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"Life Course Health Development: “Think Nutrition First” featuring Marion Taylor Baer, PhD, RD and Dena R. Herman, PhD, MPH, RD. To Be Determined, 2019. REGISTER HERE.

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LCRN is actively seeking additional funding to develop new and innovative transdisciplinary research and activities. If you would like to contribute, please contact Ericka Tullis, Project Manager, at ETullis@mednet.ucla.edu.

Middle Childhood – An Evolutionary Developmental Synthesis

By Marco Del Giudice

This webinar, part of the LCRN’s series based on the Handbook of Life Course Health Development, features Marco Del Giudice, PhD from the University of New Mexico.   Dr. Del Giudice is Assistant Professor at the Department of Psychology at the University of New Mexico. His main research area is the evolutionary study of human development across the life span, with a focus on individual and sex differences and their neurobiological basis. He has published more than 60 papers and book chapters on a wide range of topics, from the biology of developmental plasticity to the classification of mental disorders in an evolutionary framework. With his collaborators he has advanced the …

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Middle Childhood: An Evolutionary-Developmental Synthesis

By Marco DelGiudice

This is one of 26 chapters published in the Handbook of Life Course Health Development.   Abstract: Middle childhood—conventionally going from about 6–11 years of age—is a crucial yet underappreciated phase of human development. On the surface, middle childhood may appear like a slow-motion interlude between the spectacular transformations of infancy and early childhood and those of adolescence. In reality, this life stage is anything but static: the transition from early to middle childhood heralds a global shift in cognition, motivation, and social behavior, with profound and wide-ranging implications for the development of personality, sex differences, and even psychopathology. In the last two decades, converging theories and findings from anthropology, primatology, …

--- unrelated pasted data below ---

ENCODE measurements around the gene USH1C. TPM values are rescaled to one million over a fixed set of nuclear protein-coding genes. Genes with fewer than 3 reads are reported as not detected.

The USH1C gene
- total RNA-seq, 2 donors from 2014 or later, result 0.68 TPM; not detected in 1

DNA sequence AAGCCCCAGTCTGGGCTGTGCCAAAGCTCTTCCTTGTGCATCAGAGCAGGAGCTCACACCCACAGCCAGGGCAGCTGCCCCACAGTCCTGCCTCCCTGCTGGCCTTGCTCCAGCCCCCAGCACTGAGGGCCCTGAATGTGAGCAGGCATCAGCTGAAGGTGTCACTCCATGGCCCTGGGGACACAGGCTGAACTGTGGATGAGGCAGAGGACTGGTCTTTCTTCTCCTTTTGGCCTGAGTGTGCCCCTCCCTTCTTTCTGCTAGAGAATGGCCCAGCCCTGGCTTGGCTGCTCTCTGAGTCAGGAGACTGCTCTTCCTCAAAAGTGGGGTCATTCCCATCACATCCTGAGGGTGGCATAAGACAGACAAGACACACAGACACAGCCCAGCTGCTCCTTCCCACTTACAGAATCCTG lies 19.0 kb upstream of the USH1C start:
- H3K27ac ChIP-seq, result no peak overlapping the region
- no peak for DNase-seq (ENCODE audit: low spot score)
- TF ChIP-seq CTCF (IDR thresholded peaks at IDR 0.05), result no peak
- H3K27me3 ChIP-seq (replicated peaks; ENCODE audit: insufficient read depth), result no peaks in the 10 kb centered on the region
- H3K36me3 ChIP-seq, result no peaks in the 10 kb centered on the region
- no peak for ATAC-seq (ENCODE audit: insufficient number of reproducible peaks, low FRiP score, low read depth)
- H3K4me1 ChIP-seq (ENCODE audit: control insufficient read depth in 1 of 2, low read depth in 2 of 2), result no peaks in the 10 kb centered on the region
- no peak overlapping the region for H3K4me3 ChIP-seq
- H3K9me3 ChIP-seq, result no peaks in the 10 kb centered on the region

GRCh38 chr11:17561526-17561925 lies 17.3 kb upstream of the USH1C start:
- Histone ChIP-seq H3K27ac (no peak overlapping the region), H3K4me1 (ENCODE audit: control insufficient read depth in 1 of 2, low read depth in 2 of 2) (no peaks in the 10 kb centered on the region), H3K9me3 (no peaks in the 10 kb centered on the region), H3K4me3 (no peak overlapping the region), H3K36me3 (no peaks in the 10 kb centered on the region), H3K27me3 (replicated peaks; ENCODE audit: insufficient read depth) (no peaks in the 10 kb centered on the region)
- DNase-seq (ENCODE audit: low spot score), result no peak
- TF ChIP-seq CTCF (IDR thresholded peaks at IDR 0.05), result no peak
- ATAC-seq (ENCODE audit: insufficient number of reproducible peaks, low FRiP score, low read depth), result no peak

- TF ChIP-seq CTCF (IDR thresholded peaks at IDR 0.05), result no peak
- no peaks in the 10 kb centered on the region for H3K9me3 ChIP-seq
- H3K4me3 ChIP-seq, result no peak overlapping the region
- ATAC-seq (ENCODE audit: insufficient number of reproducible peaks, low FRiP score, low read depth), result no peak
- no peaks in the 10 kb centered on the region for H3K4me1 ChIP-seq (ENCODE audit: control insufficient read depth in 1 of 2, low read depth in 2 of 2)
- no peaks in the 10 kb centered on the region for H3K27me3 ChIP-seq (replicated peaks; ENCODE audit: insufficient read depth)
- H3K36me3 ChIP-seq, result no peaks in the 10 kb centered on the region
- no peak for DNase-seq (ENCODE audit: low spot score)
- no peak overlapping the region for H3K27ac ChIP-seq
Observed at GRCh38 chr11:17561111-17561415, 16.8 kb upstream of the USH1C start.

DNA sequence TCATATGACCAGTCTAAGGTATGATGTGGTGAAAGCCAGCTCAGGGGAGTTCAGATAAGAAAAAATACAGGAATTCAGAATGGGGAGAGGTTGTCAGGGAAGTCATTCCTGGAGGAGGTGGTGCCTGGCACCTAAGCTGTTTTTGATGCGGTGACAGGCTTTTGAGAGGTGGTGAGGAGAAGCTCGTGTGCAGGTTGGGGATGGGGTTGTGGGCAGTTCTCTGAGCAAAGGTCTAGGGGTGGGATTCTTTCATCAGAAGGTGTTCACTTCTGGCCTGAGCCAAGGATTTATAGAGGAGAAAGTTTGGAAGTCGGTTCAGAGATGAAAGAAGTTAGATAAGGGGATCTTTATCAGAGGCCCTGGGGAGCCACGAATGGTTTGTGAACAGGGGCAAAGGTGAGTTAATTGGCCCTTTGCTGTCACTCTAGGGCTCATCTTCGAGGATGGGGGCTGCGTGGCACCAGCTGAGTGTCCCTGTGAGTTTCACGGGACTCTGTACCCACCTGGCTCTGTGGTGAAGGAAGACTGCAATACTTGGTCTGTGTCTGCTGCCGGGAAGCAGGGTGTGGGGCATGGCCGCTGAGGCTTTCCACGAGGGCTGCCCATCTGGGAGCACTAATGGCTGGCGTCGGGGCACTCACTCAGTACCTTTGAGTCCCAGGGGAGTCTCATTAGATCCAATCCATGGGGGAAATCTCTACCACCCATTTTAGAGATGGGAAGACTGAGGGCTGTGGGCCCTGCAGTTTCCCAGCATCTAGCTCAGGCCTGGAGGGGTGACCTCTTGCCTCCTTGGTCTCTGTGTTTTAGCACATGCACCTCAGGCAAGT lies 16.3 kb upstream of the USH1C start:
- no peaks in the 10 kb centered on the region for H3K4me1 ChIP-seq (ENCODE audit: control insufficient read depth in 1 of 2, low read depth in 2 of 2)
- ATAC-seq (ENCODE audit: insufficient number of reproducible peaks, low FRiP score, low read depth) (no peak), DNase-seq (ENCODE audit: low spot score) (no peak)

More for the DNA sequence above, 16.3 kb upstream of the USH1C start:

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Longitudinal changes in infant body composition: association with childhood obesity

By M.B. Koontz, D.D. Gunzler, L. Presley and PM Catalano

Summary   Background Rapid weight gain in infancy has been established as a risk factor for the development of later obesity.   Objective We aimed to investigate the role of changes in infant body composition (assessed via total body electrical conductivity) on the development of overweight/obesity in mid-childhood.   Methods Fifty-three term infants were evaluated at birth, three times during infancy and in mid-childhood. Logistic regression was used to determine associations between rates of total weight gain, fat mass gain and lean mass gain during infancy and later overweight/obesity (defined as body mass index [BMI] ≥85th percentile), adjusted for birth weight and parent education.   Results At follow-up (age 9.0 ± 1.8 …

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Optimizing Health and Health Care Systems for Children with Special Health Care Needs Using the Life Course Perspective

By Christina D. Bethell, Paul W. Newacheck, Amy Fine, Bonnie B. Strickland, Richard C. Antonelli, Cambria L. Wilhelm, Lynda E. Honberg, and Nora Wells